As the Biden Administration continues to push the pace of COVID-19 vaccinations — with a new goal of having 200 million doses administered by the end of April — pharmaceutical companies Moderna, Pfizer and Johnson & Johnson are working around the clock to meet demand.
For those working on the vaccine production lines — like UMass Lowell alumni Christina Michel ’17 and Brian Madigan ’19 at Moderna — it is both exhausting and exhilarating.
“It’s very fast paced and the hours are long. But then I turn on the TV and see all the vaccines being distributed and families being reunited, and it really brings so much joy to my day,” says Michel, who earned a bachelor’s degree in biology from the Kennedy College of Sciences and is now a manufacturing associate at Moderna’s production facility in Norwood, Massachusetts.
“We basically just make as much as we can, as fast as we can,” adds Madigan, a chemical engineering alum who is also a manufacturing associate in Norwood. “It’s kind of like you’re saving the world — that’s the exciting part.”
Michel and Madigan are just two of the many UML alumni — and co-op students — working for the pharmaceutical companies at the center of the nation’s COVID-19 vaccine response.
“I turn on the TV and see all the vaccines being distributed and families being reunited, and it really brings so much joy to my day.”
-Christina Michel ’17 on making Moderna vaccine
Pfizer, which has a research and development facility in Andover, Massachusetts, is a leading provider of co-op jobs, hiring around a dozen UML students each year. As of 2018, Pfizer was one of five companies to have topped $1 million in co-op wages paid to UML students.
Chemical engineering alum Nicholas Langberg ’20 landed a co-op job at Pfizer in fall 2017 — and was kept on part-time until he finished his bachelor’s degree last May. He was immediately hired full-time as a validation engineering technician.
It’s now his job to verify the cleanliness of the processing equipment used in vaccine production.
“Because we have standard operating procedures that we need to follow, there isn’t really room for an emotional connection to the work. But it’s kind of neat,” the Lancaster, Massachusetts, native says. “Family members would joke, asking if they could get an advance copy — obviously not — but it’s nice knowing that I helped” with the vaccine.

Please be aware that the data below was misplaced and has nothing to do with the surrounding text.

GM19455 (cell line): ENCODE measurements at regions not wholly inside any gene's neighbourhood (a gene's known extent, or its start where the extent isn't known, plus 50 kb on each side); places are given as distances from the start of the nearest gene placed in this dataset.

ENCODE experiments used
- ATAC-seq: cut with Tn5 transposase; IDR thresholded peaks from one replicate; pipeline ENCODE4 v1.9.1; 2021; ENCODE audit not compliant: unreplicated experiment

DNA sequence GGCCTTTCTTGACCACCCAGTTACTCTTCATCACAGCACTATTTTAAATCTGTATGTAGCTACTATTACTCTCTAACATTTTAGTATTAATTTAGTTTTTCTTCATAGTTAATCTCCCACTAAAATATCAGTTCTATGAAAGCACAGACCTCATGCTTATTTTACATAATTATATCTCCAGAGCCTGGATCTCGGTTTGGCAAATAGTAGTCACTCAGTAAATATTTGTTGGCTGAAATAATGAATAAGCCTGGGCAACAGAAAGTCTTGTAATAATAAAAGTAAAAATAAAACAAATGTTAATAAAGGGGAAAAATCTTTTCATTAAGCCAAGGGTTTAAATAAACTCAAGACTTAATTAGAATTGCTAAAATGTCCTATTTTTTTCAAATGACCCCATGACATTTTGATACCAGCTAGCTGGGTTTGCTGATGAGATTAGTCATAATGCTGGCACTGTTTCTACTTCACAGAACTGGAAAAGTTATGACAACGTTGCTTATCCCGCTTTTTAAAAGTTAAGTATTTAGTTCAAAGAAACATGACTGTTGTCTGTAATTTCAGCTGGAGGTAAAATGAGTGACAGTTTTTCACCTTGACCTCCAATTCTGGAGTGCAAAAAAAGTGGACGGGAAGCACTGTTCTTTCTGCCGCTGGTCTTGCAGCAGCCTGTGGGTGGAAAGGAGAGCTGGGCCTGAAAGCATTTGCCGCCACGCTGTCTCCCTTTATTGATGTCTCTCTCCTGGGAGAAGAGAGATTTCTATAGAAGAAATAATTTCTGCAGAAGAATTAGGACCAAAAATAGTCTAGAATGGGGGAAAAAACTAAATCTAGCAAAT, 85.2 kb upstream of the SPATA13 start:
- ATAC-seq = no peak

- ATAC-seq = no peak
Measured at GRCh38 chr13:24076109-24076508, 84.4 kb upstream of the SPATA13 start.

The pharmaceutical workers themselves were at the front of the line when distribution of the vaccines began late last year.
Chemical engineering alum Peter Trearchis ’13, a senior process engineer at Pfizer, posted a selfie on LinkedIn after receiving the vaccine, with a caption that read, “It is so surreal to have received the COVID-19 vaccine after having worked to help the manufacture of it for over eight months. Science will win and we will defeat this pandemic.”
“Getting vaccinated in the first round was definitely the best perk of the job,” says Madigan, a Braintree, Massachusetts, native, who joined Moderna on a six-month contract last August before being hired full-time in January. His work involves formulating the vaccine from the messenger RNA and lipid nanoparticles.
“I ended up being pretty involved in the scale-up process of the vaccine right away, going from small-platform batches to clinical trial batches to now our commercial process,” he says.
The work has given Madigan a deeper appreciation for the discipline of chemistry.
“I realized in school how much chemistry and chemical engineering affect so much of our daily life, and this is an extreme example of that,” he says. “The pandemic has really put a halt to life, but through a lot of chemistry and good science, hopefully we get back to normal.”
Madigan says he feels prepared for the work not only by what he learned in the classroom and lab, but also from his extracurricular activities. He served as UML’s student representative on the UMass Board of Trustees and was vice president of the Student Government Association.
“What I do now is very team-centered; it’s all about organizing groups of people, and that’s something I really learned through my work with Student Activities,” he says.
Michel was also “super active” in extracurricular activities at UML: treasurer of the Haitian American Student Association; vice president of the Pre-Dental Society; and chair of the Future Alumni Network.
“I miss it so much. I loved my education at UMass Lowell,” says Michel, who was born and raised in Boston.
After working for over a year as a lab operations associate at Semma Therapeutics in Cambridge, Massachusetts, Michel realized that she wanted to work on the manufacturing side. When she saw that Moderna, which has an office right across the street from Semma, was hiring last summer, she made the switch.
“There are so many recent college grads working in manufacturing that it feels more like I’m going to school than going to work,” says Michel, who is on the team that makes the vaccine’s lipid nanoparticles.
After seeing her mom contract and recover from COVID-19 two months before she joined Moderna, Michel says the work became even more meaningful.
“Seeing all the people who have lost their lives to COVID, it gives me a sense of purpose,” she says. “You see the fruits of your labor.”
Both Madigan and Michel say they intend to keep working at Moderna once the pandemic is over.
“There’s a lot of really interesting vaccines and drug therapies in the pipeline, and it will be interesting, as time goes on, to see how much bigger Moderna gets,” Madigan says.
“It’s such a great company — if not one of the best,” Michel adds. “Hopefully, in the near future, when COVID is over, I can focus on other modalities. Because we do have more than just COVID vaccines.”